Fighting Poverty, Energy-Wise
Projects based on clean development mechanism (CDM), as provided for in the Kyoto Protocol, can help Nepalis fight the vicious cycle of poverty, writes HARI BANSHA DULAL
The poor do not create poverty. A combination of social, cultural, environmental, and economic factors traps them in an unbreakable vicious cycle of poverty.
And that cycle has been spinning fast. An estimated 800 million people are entangled into a vicious cycle of poverty and have been struggling to meet their basic food requirements on day-to-day basis. Out of these 800 million, approximately sixty percent are rural poor living in environmentally sensitive areas of low productivity in developing countries.
As climate change is inexorably tightening its grip. Like anywhere else in the world, Nepalis have started to feel the heat. Droughts have become much more frequent in Nepal. The recent devastating drought that occurred in far eastern Nepal is a stark warning of what to expect if the accelerating speed of climate change is not checked.
Unless we slow down that speed, it will make our fight against poverty even more complicated and elusive. The poor communities in developing countries such as Nepal are likely to become poorer, as incidents of drought and flooding become more common due to the climate change. Providing the poor with sacks of food every time a drought wipes out crops or a flood washes away their belonging is just not economically sound and sustainable.
In other words, charity hand-out is not the solution to the problem induced by climate change. We need a long-term solution to this long-standing problem.
One of the most promising ways to deal with the poverty linked to climate change is through clean development mechanism (CDM). As provided for in Article 12 of the Kyoto protocol, CDM allows government or organizations in developed countries to implement the project on Green House Gass (GHG) emission reduction in developing countries to gain the “certified emission reductions”(CERs). It allows public or private sector entities in developed countries to invest in GHG mitigation projects in developing countries. In return the investing parties receive credits or certified emission reductions (CERs) at costs lower than in their own countries, which they can use to meet their targets under the Kyoto Protocol targets.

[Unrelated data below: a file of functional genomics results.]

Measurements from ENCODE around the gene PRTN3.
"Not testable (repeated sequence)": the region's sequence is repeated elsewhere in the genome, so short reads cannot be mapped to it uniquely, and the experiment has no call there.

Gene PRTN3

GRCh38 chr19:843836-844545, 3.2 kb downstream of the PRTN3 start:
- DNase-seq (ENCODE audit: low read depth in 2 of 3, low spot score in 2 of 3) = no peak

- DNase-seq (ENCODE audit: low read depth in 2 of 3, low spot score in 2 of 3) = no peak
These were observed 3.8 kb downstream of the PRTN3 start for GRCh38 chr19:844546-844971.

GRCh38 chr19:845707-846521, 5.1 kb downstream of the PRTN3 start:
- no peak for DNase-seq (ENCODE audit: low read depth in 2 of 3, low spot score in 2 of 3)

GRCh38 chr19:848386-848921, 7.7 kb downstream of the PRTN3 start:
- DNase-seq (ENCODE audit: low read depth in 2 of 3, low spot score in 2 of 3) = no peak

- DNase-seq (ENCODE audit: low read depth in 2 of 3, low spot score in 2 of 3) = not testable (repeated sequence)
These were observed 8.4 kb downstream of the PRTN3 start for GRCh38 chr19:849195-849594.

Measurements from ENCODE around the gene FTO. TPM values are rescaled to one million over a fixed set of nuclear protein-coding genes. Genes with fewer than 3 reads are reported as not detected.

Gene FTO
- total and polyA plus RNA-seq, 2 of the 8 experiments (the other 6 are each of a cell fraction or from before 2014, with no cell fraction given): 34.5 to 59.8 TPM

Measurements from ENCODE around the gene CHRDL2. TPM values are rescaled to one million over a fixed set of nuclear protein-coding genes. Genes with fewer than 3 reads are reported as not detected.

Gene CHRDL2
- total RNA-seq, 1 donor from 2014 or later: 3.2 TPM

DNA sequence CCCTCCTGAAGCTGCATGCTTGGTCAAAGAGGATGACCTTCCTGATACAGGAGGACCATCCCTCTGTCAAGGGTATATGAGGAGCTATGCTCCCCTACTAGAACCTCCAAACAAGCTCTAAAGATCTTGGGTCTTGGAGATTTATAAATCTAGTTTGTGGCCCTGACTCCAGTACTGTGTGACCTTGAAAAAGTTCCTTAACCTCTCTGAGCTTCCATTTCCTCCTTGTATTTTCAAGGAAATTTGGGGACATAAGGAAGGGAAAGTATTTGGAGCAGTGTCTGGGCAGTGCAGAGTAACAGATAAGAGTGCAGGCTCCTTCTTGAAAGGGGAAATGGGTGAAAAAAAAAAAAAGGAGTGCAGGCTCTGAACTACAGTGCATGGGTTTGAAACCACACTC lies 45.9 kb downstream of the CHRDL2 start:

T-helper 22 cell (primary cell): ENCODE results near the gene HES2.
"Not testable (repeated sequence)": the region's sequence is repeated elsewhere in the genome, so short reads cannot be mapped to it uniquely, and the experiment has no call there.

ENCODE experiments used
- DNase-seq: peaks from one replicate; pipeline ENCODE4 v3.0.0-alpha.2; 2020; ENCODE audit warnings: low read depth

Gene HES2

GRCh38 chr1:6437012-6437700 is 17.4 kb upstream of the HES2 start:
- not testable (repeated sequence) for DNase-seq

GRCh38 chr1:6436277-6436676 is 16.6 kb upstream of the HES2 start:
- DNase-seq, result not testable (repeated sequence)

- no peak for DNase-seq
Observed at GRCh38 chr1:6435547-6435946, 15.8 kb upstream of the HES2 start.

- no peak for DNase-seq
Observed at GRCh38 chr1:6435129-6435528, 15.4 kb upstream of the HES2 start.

The Clean Development Mechanism is purely a market-based mechanism that will help developing countries meet the challenges faced by the impending threat of climate change and achieve sustainable developmental goals at the same time. Thus, climate change has provided both crisis and opportunity for the developing countries that have so far failed to lift the status of their citizens that make less than a dollar a day.
There exists a tremendous potential opportunities for a poor country like Nepal under the Clean Development Mechanism. If Nepal is able to capture only 1 percent share of the global CDM market, we will be able to generate somewhere between 1 to 3 million dollars in revenues through annual CER sales. This figure is based on assumption that CDM is used to meet 10 to 50 percent of the global demand for green house gas reduction of roughly 1 billion tones of carbon dioxide. The price range used for this calculation range 1 to 6 dollars per tones of carbon dioxide.
Even if we are able to generate one million dollars, it is a big amount. For an aid dependent economy like ours, it is a big money. We can finance multiple development projects with this amount.
As the current energy systems has not been successful in addressing the basic needs of poor Nepalis that make less than one dollar a day, Nepal can benefit tremendously by attracting CDM projects. In Nepal, the poor have tough time meeting their energy needs. In some cases, they have to walk for hours to collect woods so that they can prepare their meals. So, as far as Nepal is concerned, one of the key issues for achieving poverty alleviation is ensuring that the poor have access to energy. This is where CDM projects can help Nepal and Nepalis fight vicious cycle of poverty. As CDM project activities in most cases are involved with energy generation and provision, the implementation of projects have tremendous potential of making a contribution towards poverty alleviation and meeting the UN millennium developmental goals.
Besides helping developed nations meet their emission reduction target and providing developing countries, such as Nepal, benefits via jobs creation, income improvement, and rural economy development, CDM projects can also provide much needed additional financial mechanism for achieving development and sustaining it over the long run. It can expedite the integration of developing countries into the global economy through enhanced influx of funding and cutting edge technology.
In addition, CDM also integrates developing countries for full participation in global action to mitigate climate change. This is important mainly because it will orient the future progress of developing countries along a more sustainable path and ensure de-carbonization of emerging economies.
In deed, with some environmental action, the poor do not have to always stay poor.
> Previous article by author: No Room for a New Junga Bahadur, June 12, 2006
The author is a doctoral candidate of Environmental Science and Public Policy at George Mason University, Virginia. He can be reached at email@example.com
Posted by Editor on September 25, 2006 12:52 AM